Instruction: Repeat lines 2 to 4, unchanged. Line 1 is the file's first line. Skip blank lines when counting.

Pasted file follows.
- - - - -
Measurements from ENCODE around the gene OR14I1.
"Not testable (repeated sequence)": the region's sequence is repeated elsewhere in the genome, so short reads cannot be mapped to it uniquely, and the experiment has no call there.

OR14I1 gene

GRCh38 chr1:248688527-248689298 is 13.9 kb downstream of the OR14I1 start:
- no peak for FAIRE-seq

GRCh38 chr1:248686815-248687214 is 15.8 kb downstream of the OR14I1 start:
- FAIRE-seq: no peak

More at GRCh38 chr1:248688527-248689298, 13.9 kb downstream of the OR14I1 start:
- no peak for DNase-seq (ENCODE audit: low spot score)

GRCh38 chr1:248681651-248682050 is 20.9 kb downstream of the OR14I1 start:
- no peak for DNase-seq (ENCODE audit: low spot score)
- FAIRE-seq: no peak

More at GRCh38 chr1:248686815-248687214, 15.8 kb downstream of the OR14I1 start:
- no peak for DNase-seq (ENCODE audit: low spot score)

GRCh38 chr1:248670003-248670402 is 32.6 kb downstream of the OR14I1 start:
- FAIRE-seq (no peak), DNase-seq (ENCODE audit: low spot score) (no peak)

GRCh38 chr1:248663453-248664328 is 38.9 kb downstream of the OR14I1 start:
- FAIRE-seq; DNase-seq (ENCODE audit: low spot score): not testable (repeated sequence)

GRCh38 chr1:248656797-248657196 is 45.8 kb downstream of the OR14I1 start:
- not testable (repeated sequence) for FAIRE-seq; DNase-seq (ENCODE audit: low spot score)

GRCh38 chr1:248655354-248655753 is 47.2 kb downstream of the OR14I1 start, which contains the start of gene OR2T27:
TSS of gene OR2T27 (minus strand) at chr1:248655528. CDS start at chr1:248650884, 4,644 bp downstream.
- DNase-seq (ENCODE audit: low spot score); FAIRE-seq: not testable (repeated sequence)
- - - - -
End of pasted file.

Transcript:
"Not testable (repeated sequence)": the region's sequence is repeated elsewhere in the genome, so short reads cannot be mapped to it uniquely, and the experiment has no call there.

OR14I1 gene

GRCh38 chr1:248688527-248689298 is 13.9 kb downstream of the OR14I1 start: